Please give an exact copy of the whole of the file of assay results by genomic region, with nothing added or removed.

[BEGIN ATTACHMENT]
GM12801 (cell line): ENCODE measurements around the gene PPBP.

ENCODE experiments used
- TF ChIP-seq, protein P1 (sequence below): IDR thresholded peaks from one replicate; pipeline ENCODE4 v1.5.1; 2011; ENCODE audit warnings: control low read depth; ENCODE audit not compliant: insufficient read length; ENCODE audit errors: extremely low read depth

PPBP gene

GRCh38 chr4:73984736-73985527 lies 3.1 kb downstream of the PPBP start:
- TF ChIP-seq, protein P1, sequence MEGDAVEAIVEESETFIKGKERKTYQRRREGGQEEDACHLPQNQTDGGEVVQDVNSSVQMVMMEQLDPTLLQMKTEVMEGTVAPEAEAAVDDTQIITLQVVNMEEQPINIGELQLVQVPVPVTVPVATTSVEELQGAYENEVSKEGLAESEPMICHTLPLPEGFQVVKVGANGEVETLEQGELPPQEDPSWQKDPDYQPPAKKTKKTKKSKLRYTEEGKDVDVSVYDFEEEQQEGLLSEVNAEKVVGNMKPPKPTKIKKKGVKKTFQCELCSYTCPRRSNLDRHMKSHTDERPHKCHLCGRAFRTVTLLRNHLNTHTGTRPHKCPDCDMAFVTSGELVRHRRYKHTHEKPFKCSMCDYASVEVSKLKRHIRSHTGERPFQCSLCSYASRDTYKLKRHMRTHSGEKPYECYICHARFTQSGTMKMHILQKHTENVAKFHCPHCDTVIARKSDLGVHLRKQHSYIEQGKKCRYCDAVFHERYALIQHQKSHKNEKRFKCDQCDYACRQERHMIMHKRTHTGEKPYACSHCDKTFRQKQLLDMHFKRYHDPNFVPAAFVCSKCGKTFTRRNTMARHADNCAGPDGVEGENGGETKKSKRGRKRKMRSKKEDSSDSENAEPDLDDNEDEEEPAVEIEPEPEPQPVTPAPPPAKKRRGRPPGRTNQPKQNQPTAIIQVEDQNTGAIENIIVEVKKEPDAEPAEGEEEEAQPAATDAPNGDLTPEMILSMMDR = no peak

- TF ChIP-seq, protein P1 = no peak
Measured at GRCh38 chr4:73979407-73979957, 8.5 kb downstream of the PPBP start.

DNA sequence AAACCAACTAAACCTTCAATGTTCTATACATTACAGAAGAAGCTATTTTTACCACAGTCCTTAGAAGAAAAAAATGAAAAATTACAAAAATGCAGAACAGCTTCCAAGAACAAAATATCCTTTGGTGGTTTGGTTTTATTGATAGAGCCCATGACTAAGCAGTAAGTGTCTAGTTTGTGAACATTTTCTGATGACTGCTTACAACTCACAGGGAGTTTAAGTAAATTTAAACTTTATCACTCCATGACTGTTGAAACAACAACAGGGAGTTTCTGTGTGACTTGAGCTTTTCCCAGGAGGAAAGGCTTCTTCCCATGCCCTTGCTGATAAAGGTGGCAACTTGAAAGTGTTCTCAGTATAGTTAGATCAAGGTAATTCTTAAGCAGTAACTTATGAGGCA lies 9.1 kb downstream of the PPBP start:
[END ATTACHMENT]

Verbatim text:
GM12801 (cell line): ENCODE measurements around the gene PPBP.

ENCODE experiments used
- TF ChIP-seq, protein P1 (sequence below): IDR thresholded peaks from one replicate; pipeline ENCODE4 v1.5.1; 2011; ENCODE audit warnings: control low read depth; ENCODE audit not compliant: insufficient read length; ENCODE audit errors: extremely low read depth

PPBP gene

GRCh38 chr4:73984736-73985527 lies 3.1 kb downstream of the PPBP start:
- TF ChIP-seq, protein P1, sequence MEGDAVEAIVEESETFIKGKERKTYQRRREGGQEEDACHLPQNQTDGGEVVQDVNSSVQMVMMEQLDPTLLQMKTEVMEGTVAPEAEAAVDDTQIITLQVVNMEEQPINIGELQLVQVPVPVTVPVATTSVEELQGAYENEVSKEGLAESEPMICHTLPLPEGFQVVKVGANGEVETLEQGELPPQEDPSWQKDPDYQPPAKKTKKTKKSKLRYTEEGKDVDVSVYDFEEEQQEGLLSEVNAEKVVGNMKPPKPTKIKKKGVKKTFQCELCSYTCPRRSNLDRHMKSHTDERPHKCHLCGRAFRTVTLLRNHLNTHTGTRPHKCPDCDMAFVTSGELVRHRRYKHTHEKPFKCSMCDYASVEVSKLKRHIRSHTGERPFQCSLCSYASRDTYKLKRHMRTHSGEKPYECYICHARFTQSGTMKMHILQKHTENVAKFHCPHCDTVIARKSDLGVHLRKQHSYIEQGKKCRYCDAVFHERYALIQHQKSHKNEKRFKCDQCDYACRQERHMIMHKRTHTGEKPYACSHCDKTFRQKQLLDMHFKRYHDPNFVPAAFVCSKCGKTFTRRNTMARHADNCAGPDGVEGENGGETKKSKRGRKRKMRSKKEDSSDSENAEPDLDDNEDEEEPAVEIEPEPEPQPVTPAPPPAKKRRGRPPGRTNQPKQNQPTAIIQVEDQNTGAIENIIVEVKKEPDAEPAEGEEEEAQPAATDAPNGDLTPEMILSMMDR = no peak

- TF ChIP-seq, protein P1 = no peak
Measured at GRCh38 chr4:73979407-73979957, 8.5 kb downstream of the PPBP start.

DNA sequence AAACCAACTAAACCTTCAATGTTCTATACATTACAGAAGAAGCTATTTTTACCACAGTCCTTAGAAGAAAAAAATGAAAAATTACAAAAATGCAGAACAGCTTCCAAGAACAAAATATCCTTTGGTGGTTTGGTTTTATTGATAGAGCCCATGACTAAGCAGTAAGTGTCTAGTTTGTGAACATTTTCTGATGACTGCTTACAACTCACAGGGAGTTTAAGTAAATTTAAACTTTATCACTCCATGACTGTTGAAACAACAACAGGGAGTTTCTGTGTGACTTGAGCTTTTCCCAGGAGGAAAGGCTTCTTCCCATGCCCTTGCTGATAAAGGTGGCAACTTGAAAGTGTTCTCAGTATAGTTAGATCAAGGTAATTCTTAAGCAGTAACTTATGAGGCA lies 9.1 kb downstream of the PPBP start: